Have a Mood Disorder? Blame Your High-Strung Mom

More

A new study links a stress hormone in pregnant mothers to larger amygdalas in children, meaning potential headaches when it comes to emotional development.

2051224366_81f9730550-615.jpg
Flickr/Liz Henry

In previous research, we've learned that the size of the amygdala -- the part of the brain responsible for handling emotional response and threat perception -- can have an impact on our political outlook and the number of friends in our social networks. Now, a new study finds that maternal stress may be linked to amygdala volume in children, opening up new questions about how many of our social skills are shaped before we're even born.

In a paper published in the Proceedings of the National Academy of Sciences last month, researchers reported that mothers who experienced greater levels of stress during pregnancy tended to produce girls with larger amygdalas. After seven years, these offspring displayed more symptoms of affective disorders.

The scientists had mothers in the study undergo a saliva swab at 15 weeks of gestation to measure for stress hormones. Mothers who had more cortisol in their blood gave birth to girls whose right amygdalas were slightly larger, though the pattern didn't hold for boys. A one-standard deviation increase in maternal cortisol meant, on average, a 6.4 percent increase in amygdala size.

What's more, the girls who had larger amygdalas scored worse on the Child Behavior Checklist, a standard questionnaire designed to suss out behavioral problems in young people. "Susceptibility for affective disorders may, in part, be programmed in utero," the researchers concluded. "This effect may be mediated through changes in anatomy of the amygdala."

If the science is true, it offers another possible explanation for variations in brain physiology from person to person -- as well as why some people are more comfortable with uncertainty than others. It could also help explain why girls tend to experience mood disorders at greater rates than boys, a situation that until now was thought to be due to hormonal developments after birth or linked somehow to social expectations, said Victor Carrion, a Stanford professor in pediatric psychiatry.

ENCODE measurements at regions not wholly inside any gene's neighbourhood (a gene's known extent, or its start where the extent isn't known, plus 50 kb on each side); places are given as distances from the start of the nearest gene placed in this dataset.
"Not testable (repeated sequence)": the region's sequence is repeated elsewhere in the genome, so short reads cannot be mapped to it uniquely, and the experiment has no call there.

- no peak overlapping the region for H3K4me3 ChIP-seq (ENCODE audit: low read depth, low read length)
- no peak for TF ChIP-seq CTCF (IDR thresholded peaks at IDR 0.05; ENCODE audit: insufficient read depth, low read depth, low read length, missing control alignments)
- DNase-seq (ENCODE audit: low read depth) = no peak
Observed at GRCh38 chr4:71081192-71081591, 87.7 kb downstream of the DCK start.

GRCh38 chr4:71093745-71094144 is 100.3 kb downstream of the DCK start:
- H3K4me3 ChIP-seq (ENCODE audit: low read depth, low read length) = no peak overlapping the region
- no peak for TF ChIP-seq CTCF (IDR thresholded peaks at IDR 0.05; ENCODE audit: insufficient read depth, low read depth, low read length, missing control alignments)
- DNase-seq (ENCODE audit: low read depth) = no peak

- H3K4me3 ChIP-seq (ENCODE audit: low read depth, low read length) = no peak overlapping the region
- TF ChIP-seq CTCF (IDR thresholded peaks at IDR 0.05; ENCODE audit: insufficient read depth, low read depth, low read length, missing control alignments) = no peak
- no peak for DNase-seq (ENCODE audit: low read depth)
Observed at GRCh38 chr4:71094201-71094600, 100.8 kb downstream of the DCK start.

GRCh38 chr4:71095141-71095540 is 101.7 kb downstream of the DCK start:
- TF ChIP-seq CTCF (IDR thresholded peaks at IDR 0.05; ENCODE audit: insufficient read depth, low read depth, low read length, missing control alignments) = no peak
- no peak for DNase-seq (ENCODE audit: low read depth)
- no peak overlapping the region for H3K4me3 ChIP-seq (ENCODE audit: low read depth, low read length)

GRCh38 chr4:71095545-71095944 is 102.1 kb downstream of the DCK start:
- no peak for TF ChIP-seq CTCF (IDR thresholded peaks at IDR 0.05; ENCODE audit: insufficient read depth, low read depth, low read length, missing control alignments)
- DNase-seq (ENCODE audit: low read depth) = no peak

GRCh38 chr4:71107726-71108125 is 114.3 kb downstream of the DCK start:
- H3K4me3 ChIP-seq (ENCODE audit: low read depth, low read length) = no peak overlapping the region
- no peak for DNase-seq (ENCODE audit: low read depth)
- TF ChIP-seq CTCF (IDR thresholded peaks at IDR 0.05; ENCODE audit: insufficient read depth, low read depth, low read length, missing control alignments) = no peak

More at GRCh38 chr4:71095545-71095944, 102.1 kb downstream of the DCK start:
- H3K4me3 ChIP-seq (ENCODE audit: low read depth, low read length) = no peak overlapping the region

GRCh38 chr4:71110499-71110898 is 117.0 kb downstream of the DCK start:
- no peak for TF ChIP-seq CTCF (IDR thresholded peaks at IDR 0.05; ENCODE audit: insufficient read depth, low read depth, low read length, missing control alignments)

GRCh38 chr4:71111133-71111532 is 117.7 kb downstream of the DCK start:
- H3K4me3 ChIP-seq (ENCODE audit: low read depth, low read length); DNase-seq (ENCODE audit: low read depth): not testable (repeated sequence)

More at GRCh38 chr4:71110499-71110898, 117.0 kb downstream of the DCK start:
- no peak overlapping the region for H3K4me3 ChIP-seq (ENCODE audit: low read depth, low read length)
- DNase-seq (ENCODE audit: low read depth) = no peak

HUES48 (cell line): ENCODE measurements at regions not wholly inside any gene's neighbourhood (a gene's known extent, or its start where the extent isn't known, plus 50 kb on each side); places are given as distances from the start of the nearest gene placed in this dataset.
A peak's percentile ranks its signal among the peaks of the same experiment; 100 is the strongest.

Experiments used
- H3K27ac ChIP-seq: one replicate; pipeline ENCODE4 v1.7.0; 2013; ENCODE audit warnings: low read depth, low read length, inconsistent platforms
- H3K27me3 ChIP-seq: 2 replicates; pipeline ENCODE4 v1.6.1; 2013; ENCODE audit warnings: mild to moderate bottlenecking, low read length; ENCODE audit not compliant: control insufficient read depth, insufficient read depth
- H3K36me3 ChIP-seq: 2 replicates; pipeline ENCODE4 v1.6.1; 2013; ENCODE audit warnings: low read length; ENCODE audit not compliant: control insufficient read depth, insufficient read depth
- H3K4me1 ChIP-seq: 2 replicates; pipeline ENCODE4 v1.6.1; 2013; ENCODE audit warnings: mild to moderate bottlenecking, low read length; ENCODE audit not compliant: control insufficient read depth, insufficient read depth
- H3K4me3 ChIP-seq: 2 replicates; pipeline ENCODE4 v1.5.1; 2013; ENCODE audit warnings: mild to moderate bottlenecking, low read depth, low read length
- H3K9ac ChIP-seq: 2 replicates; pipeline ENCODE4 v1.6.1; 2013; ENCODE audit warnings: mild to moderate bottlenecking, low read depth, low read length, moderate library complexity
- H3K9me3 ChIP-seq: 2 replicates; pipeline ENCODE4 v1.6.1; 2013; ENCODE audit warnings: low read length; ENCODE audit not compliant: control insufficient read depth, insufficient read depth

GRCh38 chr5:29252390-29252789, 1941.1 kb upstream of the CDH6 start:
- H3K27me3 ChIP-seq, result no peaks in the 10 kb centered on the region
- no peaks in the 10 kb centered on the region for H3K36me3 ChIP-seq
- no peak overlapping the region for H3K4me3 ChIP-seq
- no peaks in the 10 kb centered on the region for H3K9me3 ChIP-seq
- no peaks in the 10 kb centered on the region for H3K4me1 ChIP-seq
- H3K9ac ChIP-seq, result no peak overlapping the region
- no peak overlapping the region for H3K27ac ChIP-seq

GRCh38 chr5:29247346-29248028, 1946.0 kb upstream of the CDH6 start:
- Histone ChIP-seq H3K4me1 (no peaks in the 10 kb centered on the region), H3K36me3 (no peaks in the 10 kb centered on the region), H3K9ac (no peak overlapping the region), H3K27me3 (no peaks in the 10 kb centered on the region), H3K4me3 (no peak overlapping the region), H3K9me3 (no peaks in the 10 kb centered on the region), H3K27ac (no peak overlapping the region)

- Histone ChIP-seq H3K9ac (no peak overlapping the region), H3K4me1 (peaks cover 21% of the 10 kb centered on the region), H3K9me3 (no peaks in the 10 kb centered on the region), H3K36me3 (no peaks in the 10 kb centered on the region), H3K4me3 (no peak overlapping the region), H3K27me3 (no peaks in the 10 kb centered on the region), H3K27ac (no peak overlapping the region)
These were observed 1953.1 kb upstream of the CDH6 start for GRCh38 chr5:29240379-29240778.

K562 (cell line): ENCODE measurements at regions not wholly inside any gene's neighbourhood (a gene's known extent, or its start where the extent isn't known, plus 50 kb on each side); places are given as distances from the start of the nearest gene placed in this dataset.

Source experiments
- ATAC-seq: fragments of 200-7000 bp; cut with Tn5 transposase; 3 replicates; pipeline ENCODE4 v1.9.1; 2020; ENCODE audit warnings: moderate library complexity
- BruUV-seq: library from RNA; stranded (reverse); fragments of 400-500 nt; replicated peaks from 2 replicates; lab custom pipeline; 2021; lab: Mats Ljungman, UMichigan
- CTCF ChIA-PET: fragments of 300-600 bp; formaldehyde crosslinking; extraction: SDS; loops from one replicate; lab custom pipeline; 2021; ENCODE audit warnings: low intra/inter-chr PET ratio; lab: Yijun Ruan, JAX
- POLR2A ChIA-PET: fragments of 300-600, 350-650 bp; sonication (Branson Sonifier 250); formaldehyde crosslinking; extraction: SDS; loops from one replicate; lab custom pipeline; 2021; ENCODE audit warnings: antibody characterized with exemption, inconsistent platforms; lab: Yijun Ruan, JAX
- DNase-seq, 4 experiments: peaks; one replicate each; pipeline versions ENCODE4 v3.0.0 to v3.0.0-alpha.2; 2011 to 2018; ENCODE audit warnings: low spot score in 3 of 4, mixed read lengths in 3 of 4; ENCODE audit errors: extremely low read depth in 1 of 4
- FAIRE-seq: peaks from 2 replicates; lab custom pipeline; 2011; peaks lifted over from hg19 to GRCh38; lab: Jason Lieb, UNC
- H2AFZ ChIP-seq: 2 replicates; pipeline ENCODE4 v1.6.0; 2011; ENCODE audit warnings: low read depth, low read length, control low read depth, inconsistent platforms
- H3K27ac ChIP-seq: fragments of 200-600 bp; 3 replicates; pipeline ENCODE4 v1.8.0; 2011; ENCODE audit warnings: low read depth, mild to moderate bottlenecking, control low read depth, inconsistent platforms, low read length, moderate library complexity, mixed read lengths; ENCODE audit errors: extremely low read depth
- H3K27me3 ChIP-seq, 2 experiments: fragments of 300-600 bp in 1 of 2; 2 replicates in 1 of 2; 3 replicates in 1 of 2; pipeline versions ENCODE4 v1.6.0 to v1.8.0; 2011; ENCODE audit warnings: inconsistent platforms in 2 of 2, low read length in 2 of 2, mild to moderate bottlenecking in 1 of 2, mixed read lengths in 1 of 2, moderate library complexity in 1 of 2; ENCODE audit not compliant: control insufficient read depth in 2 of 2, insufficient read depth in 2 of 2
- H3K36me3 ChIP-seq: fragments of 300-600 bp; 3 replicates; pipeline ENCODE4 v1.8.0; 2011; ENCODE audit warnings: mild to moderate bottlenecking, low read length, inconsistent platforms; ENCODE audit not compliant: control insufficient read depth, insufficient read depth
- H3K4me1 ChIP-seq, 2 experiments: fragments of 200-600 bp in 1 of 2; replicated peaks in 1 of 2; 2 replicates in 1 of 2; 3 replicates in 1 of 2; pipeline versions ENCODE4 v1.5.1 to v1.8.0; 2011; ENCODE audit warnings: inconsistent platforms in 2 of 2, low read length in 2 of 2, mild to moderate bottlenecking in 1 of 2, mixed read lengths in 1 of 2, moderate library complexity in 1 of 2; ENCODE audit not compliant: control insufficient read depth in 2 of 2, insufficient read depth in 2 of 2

"Even before you hit puberty, there may be things going on in the in-utero environment of girls that may render some girls more vulnerable to these affective symptoms," said Carrion in a phone interview. "So one possibility is that girls develop earlier -- as we know they do -- but that this translates very early in utero."

Update: Heidi Feldman, a Stanford professor of pediatrics in neonatal and developmental medicine, threw some cold water on the paper in a phone interview late Tuesday, saying the children at age 7 who'd been born to higher-stress mothers didn't appear to be much more emotionally challenged compared to those born to mothers under normal amounts of stress. Citing the study's own figures, Feldman pointed out that the difference between the two groups on a scale of affective symptoms was only a matter of two or three points.

"These girls are scoring very, very close to the the normal level," she said. "The mean for the girls is about 52 in this high cortisol group, compared to 50 for the control. None of these girls at age seven are extremely abnormal in their scores."

Feldman added that an abnormal score would be about ten points higher. While this doesn't necessarily invalidate the paper's findings, it's a good reminder that all research is a work in progress.

Jump to comments
Presented by

Brian Fung is the technology writer at National Journal. He was previously an associate editor at The Atlantic and has written for Foreign Policy and The Washington Post.

Get Today's Top Stories in Your Inbox (preview)

What Do You See When You Look in the Mirror?

In a series of candid video interviews, women talk about self-image, self-judgement, and what it means to love their bodies


Elsewhere on the web

Join the Discussion

After you comment, click Post. If you’re not already logged in you will be asked to log in or register. blog comments powered by Disqus

Video

Adventures in Legal Weed

Colorado is now well into its first year as the first state to legalize recreational marijuana. How's it going? James Hamblin visits Aspen.

Video

What Makes a Story Great?

The storytellers behind House of CardsandThis American Life reflect on the creative process.

Video

Tracing Sriracha's Origin to Thailand

Ever wonder how the wildly popular hot sauce got its name? It all started in Si Racha.

Video

Where Confiscated Wildlife Ends Up

A government facility outside of Denver houses more than a million products of the illegal wildlife trade, from tigers and bears to bald eagles.

Video

Is Wine Healthy?

James Hamblin prepares to impress his date with knowledge about the health benefits of wine.

Video

The World's Largest Balloon Festival

Nine days, more than 700 balloons, and a whole lot of hot air

Writers

Up
Down

More in Health

Just In